Ricky Dobbs (AP Photo/Rob Carr)
A normal piece of advice in any line of work is to avoid worrying about the little things. For the Navy football team in 2009, that kernel of wisdom will be turned upside down.
As another year of football arrives in Annapolis, the main mission for coach Ken Niumatalolo is not to stun Ohio State, pounce on Pitt, or knock off Notre Dame, as awesome as any of those three conquests would be.
No, the Men of Ken must practice a different kind of gridiron zen that is foreign to the college football fanatic. While this sport does indeed thrive on the euphoria of a big gameday against a sexy, brand-name opponent, Navy's path to another bowl game, and continued respect in the college football community, depends on this team's ability to be consistent on a weekly basis.
For perspective, just remember the ambush losses and close shaves that nearly derailed Navy seasons this past decade.
In 2003 and 2007, Navy teams that were enjoying fabulous seasons evidently felt that they could coast on their talent, much to their chagrin. October overconfidence and curious cases of complacency from the Midshipmen allowed Delaware's Blue Hens to storm into Maryland and leave Annapolis clucking with joy. Delaware dealt Navy a pair of stunning losses in those two seasons, bringing a strong dose of sobriety into the academy locker room on each occasion. It's worth noting that after those twin splashes of cold water, Navy rebounded to close the season in style and reach a bowl game. Nevertheless, the lesson had been taught: Overlook the lower-profile teams on a schedule at your peril. Navy revved up, geared up, amped up, and used all other forms of uppers for the five-star throwdowns against the Notre Dames, Pitts, and Wake Forests of the world, but lil' ol' Delaware threw a monkey wrench into Paul Johnson's plans.
In 2008's first season for Mr. Niumatalolo, success returned to Annapolis under a different head coach, but not without a supreme scare in week nine of the campaign. Temple, improving but still unheralded, marched into Navy Memorial Stadium and outplayed the guys in blue for 59 minutes and 23 seconds, only to have Russ Pospisil force a fumble that Clint Sovie took into the end zone to create a 27-all tie with 37 ticks left in regulation. Navy would win in overtime and move on to the EagleBank Bowl. Had the home team lost on that afternoon in Annapolis, a season without a winning record loomed as a distinct possibility. Yet again, this overachieving program--for all its virtues--had taken a nap on one Saturday, jeopardizing its aspirations in the process.
As 2009 beckons, then, the message has to be as blunt as it is boring: Yeah, everyone in the world is filled with flights of fancy about a conquest of Columbus; sure, young men's minds are going wild with fantasies about a punking of Pittsburgh or a foiling of the Fighting Irish; but for all those visions of grandeur, the most important thing for Navy football is to keep that hammer-lock grip on the Commander-In-Chief Trophy, just as Niumatalolo himself has said. A bowl game--now expected in the corridors of the U.S. Naval Academy--will be built on the backs of wins against the Louisiana Techs, the Rices, the SMUs and Temples of the sport. Call it as dull as a bowl of cotton; label it as bland as white bread with water; sulk about the simplicity; pout about the plainness of it all.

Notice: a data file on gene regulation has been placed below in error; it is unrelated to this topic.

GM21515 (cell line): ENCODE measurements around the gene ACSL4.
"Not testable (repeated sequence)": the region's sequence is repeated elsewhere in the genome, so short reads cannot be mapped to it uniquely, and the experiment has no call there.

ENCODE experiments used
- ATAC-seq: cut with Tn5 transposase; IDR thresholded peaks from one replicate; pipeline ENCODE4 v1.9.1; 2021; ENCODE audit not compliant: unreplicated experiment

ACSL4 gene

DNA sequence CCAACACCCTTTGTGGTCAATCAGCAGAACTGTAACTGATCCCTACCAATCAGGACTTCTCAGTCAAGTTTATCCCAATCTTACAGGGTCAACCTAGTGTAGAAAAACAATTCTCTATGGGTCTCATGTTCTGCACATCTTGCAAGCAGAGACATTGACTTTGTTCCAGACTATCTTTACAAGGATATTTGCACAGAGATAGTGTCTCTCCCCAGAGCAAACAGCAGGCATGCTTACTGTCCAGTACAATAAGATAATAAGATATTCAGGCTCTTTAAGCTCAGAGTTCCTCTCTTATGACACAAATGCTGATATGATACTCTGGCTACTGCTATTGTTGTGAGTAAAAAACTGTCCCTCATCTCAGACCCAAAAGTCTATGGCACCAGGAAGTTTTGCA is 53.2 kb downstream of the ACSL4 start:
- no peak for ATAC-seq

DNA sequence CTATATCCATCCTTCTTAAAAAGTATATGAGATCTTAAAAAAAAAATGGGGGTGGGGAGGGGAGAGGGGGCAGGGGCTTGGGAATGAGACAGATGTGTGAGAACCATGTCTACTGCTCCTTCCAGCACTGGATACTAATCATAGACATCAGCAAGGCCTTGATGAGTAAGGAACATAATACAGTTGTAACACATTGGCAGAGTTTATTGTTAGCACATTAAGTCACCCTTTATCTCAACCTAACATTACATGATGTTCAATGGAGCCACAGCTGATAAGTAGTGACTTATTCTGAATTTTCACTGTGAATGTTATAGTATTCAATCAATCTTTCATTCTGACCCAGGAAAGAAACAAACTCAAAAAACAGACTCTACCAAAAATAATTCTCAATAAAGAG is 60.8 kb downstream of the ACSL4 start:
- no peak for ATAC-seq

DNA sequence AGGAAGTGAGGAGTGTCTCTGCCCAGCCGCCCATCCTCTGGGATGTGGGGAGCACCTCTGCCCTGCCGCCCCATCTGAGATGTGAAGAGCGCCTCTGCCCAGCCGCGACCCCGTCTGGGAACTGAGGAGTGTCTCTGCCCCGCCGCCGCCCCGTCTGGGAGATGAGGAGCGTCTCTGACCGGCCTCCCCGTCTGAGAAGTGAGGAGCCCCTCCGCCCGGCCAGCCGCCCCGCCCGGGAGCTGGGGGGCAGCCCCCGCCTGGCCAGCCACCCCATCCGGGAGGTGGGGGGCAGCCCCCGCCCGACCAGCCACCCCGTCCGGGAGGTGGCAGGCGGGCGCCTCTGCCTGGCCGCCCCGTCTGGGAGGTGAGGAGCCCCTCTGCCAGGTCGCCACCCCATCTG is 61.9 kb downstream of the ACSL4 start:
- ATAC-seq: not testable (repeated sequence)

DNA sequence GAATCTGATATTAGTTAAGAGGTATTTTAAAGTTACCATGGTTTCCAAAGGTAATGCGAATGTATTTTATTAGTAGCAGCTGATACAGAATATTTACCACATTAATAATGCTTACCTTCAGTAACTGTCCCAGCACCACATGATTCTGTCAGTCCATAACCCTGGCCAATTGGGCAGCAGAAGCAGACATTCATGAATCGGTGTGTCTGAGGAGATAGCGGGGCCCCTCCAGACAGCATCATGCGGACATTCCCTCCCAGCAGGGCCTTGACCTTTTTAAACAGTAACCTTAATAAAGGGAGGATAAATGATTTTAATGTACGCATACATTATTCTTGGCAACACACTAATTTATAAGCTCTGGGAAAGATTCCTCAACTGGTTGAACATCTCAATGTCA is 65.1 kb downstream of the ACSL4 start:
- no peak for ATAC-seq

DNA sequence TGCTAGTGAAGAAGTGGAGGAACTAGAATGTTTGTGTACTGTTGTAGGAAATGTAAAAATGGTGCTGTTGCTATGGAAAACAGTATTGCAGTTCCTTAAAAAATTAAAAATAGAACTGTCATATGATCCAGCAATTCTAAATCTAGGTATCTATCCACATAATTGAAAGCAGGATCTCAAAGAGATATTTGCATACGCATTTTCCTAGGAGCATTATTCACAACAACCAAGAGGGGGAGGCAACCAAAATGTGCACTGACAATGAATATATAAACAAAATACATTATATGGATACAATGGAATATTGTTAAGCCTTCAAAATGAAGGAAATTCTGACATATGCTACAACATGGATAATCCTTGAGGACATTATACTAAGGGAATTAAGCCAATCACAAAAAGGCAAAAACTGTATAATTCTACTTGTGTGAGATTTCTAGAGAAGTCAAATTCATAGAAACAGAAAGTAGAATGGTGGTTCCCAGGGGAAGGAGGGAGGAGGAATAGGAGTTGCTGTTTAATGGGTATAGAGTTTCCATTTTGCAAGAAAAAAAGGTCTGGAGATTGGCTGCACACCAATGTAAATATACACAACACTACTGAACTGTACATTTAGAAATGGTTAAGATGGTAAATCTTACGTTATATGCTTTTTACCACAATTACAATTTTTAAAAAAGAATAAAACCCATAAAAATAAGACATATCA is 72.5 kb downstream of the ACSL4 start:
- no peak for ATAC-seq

Tough--it's what Navy has to do in order to remain successful.
Without question, the Men of Ken will spill the tank against Jim Tressel's troops, Dave Wannstedt's studs, and Charlie Weis's charges, but if Navy allows itself to get depressed, disillusioned and distracted by losses in those high-profile games (and let's be clear about this: Navy should be a clear-cut underdog in all three tilts), the following weeks could lead to hangover-induced setbacks that could hijack the entirety of the season. It's not so much that Ohio State, Pitt and Notre Dame are games unworthy of major-league hype and breathless anticipation; no, the point of emphasis is that the other games represent the program's meal ticket to another postseason pageant and Commander-In-Chief glory.
Does Navy have the goods to make a BCS bowl? Most certainly not. Until this program can stockpile January 1 talent, no one in Annapolis should be thinking about an 11-1 romp and a spot in New Orleans, Miami, Glendale, or Pasadena in a prime-time spectacular. With that being the case, steady and simple remains the order of the day for the Men of Ken. Another CIC celebration, another assault of Army, another bowl bonanza--those three prizes can and will emerge as long as the season's three ballyhooed battles don't exact an excessive toll on this club.
Football players must pay a high price to play every Saturday, a price whose currency is physical pain and the ever-present specter of risk. Hopefully, the price paid by the 2009 Navy football team won't also include the psychological sting of falling to Ohio State, Pitt, or Notre Dame. If Navy shrugs off the high-profile losses that are likely to come its way, all the good things you've known and loved about Midshipmen football over the past six seasons will return for a seventh time in a decade that needs to end on a high note.
If you like bowling and you love being in command of Army and Air Force, tell yourself--and the Navy boys themselves--to avoid sweating the big stuff this season. A path to more football fulfillment lies in the form of the little guys. By taking care of the teams in non-BCS conferences, the Men of Ken will punch a ticket to the Texas Bowl and round up more accolades from their colleagues and competitors.